3. The strike should land with the heel not the sole of the foot.
A hook kick can be executed with the rear leg, but since it is not a powerhouse move it is preferable to execute it with the lead leg along with step skipping in order to gain more momentum and cover more distance rapidly.
4. In self-defense it is recommended to avoid the hook kick, since it does not have knockout power behind it.
How to use a hook kick in a Taekwondo match?
The best way to use a hook kick in a Taekwondo match is after executing a Dollyo Chagi (Roundhouse kick).
If you engage your hips fully into a roundhouse kick to generate more knockout power but you end up missing the target, your kick will throw you off balance because it will rotate beyond 180°.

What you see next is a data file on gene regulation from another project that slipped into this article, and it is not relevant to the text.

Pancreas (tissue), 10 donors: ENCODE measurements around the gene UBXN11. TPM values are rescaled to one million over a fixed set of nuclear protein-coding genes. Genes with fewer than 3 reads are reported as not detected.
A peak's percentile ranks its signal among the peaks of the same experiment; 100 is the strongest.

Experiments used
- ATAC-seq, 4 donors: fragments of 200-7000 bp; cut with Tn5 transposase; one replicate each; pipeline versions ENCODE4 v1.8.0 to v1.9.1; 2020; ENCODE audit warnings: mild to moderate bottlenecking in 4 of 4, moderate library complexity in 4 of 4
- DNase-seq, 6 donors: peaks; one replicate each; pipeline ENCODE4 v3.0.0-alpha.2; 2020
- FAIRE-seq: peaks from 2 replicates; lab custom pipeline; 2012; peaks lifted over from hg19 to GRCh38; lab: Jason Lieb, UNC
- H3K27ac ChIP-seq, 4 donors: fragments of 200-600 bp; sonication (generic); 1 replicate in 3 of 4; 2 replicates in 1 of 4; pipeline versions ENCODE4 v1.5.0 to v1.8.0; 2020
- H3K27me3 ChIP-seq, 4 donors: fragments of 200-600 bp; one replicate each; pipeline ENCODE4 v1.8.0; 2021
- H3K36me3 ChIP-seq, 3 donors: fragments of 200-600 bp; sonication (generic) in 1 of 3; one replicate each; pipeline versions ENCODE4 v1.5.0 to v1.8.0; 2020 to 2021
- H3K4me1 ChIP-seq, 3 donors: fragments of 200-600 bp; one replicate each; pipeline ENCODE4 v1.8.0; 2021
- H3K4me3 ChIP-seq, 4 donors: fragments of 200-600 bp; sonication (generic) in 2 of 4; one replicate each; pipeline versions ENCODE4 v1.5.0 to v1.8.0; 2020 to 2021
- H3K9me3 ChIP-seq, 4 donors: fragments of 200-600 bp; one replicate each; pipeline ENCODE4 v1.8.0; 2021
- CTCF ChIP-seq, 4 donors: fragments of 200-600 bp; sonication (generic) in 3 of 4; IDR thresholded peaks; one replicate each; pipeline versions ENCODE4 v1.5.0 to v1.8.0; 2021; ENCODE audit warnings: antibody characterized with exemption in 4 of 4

So the hook kick would be a great surprising strike to the opponent before getting back to a normal stance.
The idea is that the opponent would be thinking that since you have already missed the roundhouse, you will just retreat and go back to your normal stance, it’s only then when the hook kick comes in surprise.
The back kick is one of the most powerful kicks and one of the most adopted kicks in all martial arts. The potential of damage that this kick has is one of the greatest.
Even though some call it a spinning back kick, the striking leg should go in a linear path.
The supporting foot should pivot until the heel faces the opponent. The striking leg should not be doing a 180° circle as in the wheel kick.
The back kick should land with the bottom of the heel not the ball of the foot. The bottom of the heel is an extremely solid and dense bone.